Certain rights under the Act, such as cutting in to a party wall, come with an obligation to make good damage, while others, such as excavating close to a neighbour’s property do not. However, the building owner (the party undertaking the works) is responsible for any loss or damage caused by their works. The distinction may appear technical but it’s relevant to your query. 

If a crack has widened as a result of the works it is unquestionably damage and as such the building owner has a duty to make good. Importantly, it also follows that you, as an adjoining owner, can elect to receive a payment in lieu of making good (see section 11(8) of the Act). 

If there is no duty on the building owner to make good they will only be responsible for the loss suffered as a result of the works. The ‘loss’ when an existing crack widens slightly is always difficult to assess – it does not cost any more to make it good so the more relevant point is whether, as a result of the crack widening, it has become more urgent to make it good and redecorate.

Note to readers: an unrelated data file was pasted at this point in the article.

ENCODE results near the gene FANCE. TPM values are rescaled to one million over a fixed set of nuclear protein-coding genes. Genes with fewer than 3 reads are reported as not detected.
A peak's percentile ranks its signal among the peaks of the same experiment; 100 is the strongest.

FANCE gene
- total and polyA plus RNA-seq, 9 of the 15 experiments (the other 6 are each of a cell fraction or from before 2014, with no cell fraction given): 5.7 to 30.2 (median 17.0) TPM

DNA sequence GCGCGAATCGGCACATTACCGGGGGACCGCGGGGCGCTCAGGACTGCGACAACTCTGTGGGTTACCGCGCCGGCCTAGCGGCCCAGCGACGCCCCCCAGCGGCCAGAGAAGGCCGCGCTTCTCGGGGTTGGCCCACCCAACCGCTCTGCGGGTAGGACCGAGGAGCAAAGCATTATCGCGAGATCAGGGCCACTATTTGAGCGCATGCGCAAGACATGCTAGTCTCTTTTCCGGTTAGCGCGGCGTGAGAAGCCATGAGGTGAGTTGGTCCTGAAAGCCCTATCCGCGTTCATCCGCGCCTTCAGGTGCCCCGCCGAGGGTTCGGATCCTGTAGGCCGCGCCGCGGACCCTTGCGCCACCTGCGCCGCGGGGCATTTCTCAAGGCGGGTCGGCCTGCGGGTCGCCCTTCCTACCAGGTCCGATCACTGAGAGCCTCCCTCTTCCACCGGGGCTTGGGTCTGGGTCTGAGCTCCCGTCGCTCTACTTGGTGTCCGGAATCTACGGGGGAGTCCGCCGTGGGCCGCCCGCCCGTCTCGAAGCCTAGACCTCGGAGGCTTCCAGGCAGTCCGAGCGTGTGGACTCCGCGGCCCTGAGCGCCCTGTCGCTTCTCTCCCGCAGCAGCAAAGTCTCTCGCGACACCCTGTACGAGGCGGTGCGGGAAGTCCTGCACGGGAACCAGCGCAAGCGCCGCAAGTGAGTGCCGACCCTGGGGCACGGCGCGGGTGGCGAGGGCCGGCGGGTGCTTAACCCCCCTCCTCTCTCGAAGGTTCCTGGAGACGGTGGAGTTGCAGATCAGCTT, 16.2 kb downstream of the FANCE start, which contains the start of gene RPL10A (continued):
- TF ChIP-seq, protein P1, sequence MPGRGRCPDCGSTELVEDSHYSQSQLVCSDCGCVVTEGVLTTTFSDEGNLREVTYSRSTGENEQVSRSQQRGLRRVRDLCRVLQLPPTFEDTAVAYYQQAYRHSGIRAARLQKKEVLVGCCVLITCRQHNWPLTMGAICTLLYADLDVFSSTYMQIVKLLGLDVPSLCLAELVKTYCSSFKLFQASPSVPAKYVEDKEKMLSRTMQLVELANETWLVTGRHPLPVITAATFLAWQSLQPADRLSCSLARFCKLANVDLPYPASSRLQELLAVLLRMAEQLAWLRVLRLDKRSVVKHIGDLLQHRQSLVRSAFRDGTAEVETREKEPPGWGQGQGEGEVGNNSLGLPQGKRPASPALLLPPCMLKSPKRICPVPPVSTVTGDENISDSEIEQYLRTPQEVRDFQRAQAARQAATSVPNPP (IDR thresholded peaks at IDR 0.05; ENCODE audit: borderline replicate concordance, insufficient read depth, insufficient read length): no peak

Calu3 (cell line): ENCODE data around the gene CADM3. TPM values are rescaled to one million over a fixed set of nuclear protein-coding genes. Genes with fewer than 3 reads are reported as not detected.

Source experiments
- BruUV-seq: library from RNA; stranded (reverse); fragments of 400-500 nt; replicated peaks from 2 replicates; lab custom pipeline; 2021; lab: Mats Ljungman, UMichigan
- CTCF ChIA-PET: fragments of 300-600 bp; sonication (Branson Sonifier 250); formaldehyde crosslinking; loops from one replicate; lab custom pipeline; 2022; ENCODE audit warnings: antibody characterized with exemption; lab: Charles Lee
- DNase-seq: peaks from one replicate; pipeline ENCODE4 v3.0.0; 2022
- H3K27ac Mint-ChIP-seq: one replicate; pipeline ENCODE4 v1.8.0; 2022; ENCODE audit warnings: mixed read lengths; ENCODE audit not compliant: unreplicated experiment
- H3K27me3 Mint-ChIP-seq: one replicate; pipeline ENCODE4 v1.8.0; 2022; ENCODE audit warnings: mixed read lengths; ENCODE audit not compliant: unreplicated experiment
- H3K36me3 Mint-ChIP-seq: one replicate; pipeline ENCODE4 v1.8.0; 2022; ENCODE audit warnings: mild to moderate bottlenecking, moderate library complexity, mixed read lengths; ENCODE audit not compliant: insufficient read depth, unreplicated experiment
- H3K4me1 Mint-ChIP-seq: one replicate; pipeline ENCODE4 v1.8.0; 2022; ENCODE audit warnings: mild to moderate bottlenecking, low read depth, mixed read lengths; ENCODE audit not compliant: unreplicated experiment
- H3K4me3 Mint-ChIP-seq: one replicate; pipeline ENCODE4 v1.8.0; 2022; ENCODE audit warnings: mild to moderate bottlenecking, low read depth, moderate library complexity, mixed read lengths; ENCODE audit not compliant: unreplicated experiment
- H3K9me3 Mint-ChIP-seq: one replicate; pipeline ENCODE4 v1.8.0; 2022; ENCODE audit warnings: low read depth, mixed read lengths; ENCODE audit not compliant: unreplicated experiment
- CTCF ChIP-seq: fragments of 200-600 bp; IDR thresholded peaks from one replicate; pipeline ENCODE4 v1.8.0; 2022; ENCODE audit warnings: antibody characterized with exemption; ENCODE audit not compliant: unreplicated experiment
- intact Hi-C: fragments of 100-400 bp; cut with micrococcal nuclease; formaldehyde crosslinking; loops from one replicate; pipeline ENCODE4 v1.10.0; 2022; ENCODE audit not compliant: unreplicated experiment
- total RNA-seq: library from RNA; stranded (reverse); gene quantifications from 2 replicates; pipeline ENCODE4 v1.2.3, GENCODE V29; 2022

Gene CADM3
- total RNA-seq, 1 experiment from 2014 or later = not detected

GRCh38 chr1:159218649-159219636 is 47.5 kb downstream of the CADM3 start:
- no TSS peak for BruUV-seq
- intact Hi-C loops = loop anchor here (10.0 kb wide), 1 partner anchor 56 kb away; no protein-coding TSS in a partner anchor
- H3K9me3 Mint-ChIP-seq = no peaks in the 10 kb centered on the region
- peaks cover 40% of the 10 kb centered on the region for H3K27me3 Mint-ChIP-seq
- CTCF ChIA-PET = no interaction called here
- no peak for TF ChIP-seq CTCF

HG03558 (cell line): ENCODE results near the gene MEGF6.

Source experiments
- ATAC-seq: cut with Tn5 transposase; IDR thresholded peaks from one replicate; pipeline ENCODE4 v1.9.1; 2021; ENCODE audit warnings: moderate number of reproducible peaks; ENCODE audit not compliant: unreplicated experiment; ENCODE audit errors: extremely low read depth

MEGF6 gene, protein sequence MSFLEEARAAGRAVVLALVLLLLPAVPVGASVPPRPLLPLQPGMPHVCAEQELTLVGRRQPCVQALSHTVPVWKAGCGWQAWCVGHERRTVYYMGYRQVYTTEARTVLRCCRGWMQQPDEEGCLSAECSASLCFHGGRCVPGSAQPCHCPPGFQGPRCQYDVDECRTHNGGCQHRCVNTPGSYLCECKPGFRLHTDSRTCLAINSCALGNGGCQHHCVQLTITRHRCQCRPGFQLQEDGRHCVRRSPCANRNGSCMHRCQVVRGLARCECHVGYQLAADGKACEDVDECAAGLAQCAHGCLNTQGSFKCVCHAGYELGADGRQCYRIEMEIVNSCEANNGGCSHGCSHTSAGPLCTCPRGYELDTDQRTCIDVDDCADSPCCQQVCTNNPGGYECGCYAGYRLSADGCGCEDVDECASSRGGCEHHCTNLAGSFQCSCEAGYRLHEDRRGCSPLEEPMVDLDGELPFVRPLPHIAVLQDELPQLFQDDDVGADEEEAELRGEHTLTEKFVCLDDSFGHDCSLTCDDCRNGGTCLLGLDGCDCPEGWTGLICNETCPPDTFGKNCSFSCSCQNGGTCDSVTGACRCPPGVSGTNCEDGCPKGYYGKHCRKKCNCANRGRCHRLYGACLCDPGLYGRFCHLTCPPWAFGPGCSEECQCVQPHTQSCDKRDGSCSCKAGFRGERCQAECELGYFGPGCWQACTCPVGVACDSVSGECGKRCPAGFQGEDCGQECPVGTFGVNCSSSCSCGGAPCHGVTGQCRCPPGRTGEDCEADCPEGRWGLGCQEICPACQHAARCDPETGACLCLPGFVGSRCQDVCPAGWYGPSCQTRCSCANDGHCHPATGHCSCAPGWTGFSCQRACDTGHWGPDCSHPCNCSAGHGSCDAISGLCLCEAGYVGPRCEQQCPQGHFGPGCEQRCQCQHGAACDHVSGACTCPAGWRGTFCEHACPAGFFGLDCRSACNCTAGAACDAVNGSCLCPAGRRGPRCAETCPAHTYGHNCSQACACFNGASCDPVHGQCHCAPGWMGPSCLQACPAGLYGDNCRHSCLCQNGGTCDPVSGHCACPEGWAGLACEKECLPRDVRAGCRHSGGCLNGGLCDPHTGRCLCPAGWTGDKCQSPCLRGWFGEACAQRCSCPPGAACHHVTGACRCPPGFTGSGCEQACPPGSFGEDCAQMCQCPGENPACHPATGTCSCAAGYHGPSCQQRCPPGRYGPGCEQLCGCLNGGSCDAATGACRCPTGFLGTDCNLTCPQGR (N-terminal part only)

My neighbours are extending in to their basement. Recently the drilling work has intensified and I’ve noticed a crack in the hallway. Should they be using a lower level of force in the drilling i.e. so the house is not shaking and creating cracks as they go?


You don’t say whether there is a party wall award in place but if there is the appointed surveyor(s) should have considered ways in which they could reduce the risk of damage. A typical safeguard would be to prohibit the use of percussive tools (such as hammer drills, kangos etc.) on works directly affecting the party wall. Vibration can carry from works on other parts of the property, over which the party wall surveyors have no control, to the party wall and cause vibration but that would be less intense than work directly to the party wall.

Even if you consented to the works and there’s no party wall award you may want to suggest this safeguard – it is in the building owner’s interest to avoid damage.